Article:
However, in the subsequent case law, a number of courts adopted divergent interpretations of Microsoft. In some cases, the courts interpreted Microsoft to mean that the plaintiff’s methodology only needed to show that some harm had been passed down to the “indirect purchaser level” (i.e., some purchasers at that level in the distribution chain had been harmed). In other cases, the courts interpreted Microsoft to mean that the plaintiff’s methodology only needed to be able to estimate an average overcharge that had been passed down to the “indirect purchaser level” (again, that some purchasers had been harmed, on an average basis). But both of those interpretations appeared to be fundamentally at odds with other parts of Microsoft and the trilogy, which strongly suggested that class plaintiffs must adduce a methodology that can determine the core issues of loss and liability on a class-wide basis vis-à-vis all class members. The methodology may not require proof of harm to all class members – but it should at least advance a class-wide methodology for distinguishing between class members who had suffered harm and those who had not. It has always been a core principle of Canada’s class action jurisprudence that class proceeding legislation is only a procedural vehicle and does not change substantive law. But if class plaintiffs can seek to certify a class action and establish liability in a common issues trial by demonstrating only that some purchasers at some levels had been harmed, it could result in a perverse outcome whereby class members/purchasers could obtain relief in a class action that they could not otherwise establish in their own individual actions.
There were other unsettled issues that arose in the ensuing case law. For instance, following Microsoft, a number of class plaintiffs started including claims of umbrella purchasers – namely, purchasers who purchased the disputed product from other manufacturers/suppliers who were not participants in the anti-competitive conduct, on the theory that the anti-competitive conduct raised prices across the entire market. In addition, for many years, class plaintiffs had asserted tort claims in conjunction with statutory claims under the Act, often for the tactical purpose of seeking punitive damages and avoiding the special limitation period in the Act. However, defendants legitimately questioned whether such claims were circumventing the provisions of the Act. In particular, there were strong indications that in 1976, Parliament had adopted the statutory remedy under Section 36 as a “complete code” for private relief arising from anti-competitive conduct. If a plaintiff could simply assert tort claims for punitive damages outside the statutory limitation period based on a violation of the Act, the plaintiff would appear to be defeating Parliament’s intention in establishing a balanced and limited remedy under the Act.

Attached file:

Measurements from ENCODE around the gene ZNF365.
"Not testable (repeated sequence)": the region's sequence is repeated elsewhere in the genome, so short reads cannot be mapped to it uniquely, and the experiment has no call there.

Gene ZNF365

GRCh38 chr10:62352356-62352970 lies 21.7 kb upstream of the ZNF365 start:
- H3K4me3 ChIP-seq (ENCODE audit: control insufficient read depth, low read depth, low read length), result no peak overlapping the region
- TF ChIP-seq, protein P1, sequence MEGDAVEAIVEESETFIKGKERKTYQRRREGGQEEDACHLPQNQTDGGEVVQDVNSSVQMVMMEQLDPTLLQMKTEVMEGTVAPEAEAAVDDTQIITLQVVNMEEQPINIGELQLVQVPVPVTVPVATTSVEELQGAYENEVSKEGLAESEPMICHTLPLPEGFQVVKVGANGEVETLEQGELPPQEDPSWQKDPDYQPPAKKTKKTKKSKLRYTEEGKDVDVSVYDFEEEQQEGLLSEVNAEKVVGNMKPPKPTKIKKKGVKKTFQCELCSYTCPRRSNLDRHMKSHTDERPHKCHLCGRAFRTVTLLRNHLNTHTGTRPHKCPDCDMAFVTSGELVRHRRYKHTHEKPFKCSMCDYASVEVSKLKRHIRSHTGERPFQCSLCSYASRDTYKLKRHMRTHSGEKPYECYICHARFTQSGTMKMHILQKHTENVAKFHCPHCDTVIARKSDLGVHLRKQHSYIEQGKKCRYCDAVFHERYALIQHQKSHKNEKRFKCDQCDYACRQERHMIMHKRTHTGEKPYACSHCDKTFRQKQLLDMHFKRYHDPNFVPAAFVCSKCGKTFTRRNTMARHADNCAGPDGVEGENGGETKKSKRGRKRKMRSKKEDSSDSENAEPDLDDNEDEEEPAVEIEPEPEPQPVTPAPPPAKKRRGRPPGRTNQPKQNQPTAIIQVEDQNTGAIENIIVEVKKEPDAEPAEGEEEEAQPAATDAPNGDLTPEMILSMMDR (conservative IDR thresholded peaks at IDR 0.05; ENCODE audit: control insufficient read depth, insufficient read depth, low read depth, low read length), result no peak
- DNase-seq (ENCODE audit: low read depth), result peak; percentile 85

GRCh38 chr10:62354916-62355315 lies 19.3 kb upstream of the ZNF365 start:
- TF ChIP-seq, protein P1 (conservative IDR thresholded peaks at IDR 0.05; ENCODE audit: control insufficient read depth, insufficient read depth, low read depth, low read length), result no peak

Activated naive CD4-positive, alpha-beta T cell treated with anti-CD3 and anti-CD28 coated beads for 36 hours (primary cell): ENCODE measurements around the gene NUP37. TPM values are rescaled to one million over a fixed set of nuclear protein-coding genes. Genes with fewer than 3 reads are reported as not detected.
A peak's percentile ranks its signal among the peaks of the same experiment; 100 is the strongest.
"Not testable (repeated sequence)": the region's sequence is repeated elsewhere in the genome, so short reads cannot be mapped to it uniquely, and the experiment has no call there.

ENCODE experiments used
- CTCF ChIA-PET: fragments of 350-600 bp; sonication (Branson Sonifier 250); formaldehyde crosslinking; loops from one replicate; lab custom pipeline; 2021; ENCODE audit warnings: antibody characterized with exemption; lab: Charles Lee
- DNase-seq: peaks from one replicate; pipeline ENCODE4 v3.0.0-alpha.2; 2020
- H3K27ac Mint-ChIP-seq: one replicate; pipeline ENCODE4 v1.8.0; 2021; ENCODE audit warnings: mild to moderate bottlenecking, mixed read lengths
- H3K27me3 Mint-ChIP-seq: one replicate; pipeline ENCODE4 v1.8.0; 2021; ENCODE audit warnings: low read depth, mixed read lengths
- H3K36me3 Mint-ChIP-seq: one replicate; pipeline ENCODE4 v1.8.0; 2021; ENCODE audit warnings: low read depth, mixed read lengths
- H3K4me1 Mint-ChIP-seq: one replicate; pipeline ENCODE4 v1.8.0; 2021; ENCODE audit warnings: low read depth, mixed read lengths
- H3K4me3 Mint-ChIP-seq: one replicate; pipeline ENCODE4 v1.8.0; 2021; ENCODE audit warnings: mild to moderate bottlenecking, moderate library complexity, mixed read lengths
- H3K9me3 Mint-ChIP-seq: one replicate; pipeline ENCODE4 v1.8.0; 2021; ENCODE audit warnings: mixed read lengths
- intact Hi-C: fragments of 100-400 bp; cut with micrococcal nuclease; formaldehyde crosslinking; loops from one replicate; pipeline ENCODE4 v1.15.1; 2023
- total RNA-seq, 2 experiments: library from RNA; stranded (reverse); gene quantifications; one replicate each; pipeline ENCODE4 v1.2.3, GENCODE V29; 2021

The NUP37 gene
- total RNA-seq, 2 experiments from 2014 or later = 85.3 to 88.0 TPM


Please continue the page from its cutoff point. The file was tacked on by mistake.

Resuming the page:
The lower court rulings in Godfrey
These issues came to a head in two appeals arising from a class action in B.C. relating to optical disc drives and productions continuing such drives (again, “ODDs”). In that case, the class plaintiffs had alleged that a number of foreign defendants had participated in a global, criminal price-fixing cartel that raised the price British Columbians paid for ODDs and products containing ODDs. The proposed class was a “hybrid” class, in that it involved direct, indirect and umbrella purchasers. The representative plaintiff alleged five causes of action on behalf of the class: a breach of the Competition Act; the tort of civil conspiracy; the unlawful means tort; unjust enrichment and waiver of tort.
At first instance, the B.C. Supreme Court certified the class action and held that: (i) it is not necessary for the plaintiff’s methodology for determining “commonality of harm” to establish that each and every class member suffered harm - rather, the methodology must offer a reasonable prospect of establishing that overcharges have been passed through to the “indirect purchaser level”; (ii) an alleged breach of the Competition Act could supply the “unlawful” element of various civil causes of action, such as the plaintiff’s claims in civil conspiracy, the unlawful means tort, unjust enrichment, and waiver of tort; and, (iii) the umbrella purchasers had a cause of action against the defendants under the Competition Act; and (iv) the claim against certain defendants was not bound to fail even though it was commenced after the expiry of the two-year limitation period in the Act.